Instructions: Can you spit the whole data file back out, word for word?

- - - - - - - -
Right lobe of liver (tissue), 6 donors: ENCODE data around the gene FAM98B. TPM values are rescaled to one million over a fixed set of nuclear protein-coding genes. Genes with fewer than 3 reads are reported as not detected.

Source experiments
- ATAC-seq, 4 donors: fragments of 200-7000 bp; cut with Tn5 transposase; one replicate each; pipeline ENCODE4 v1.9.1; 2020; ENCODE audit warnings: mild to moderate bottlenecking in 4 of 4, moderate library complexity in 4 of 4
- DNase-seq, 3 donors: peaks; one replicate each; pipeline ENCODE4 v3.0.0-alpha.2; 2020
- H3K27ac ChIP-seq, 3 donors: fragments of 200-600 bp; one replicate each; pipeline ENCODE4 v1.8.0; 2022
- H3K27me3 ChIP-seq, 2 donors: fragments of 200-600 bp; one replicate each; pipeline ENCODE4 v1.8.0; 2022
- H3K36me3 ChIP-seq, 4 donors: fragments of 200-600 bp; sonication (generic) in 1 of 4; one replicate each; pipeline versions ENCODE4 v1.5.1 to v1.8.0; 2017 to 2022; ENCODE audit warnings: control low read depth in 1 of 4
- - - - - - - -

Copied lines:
Right lobe of liver (tissue), 6 donors: ENCODE data around the gene FAM98B. TPM values are rescaled to one million over a fixed set of nuclear protein-coding genes. Genes with fewer than 3 reads are reported as not detected.

Source experiments
- ATAC-seq, 4 donors: fragments of 200-7000 bp; cut with Tn5 transposase; one replicate each; pipeline ENCODE4 v1.9.1; 2020; ENCODE audit warnings: mild to moderate bottlenecking in 4 of 4, moderate library complexity in 4 of 4
- DNase-seq, 3 donors: peaks; one replicate each; pipeline ENCODE4 v3.0.0-alpha.2; 2020
- H3K27ac ChIP-seq, 3 donors: fragments of 200-600 bp; one replicate each; pipeline ENCODE4 v1.8.0; 2022
- H3K27me3 ChIP-seq, 2 donors: fragments of 200-600 bp; one replicate each; pipeline ENCODE4 v1.8.0; 2022
- H3K36me3 ChIP-seq, 4 donors: fragments of 200-600 bp; sonication (generic) in 1 of 4; one replicate each; pipeline versions ENCODE4 v1.5.1 to v1.8.0; 2017 to 2022; ENCODE audit warnings: control low read depth in 1 of 4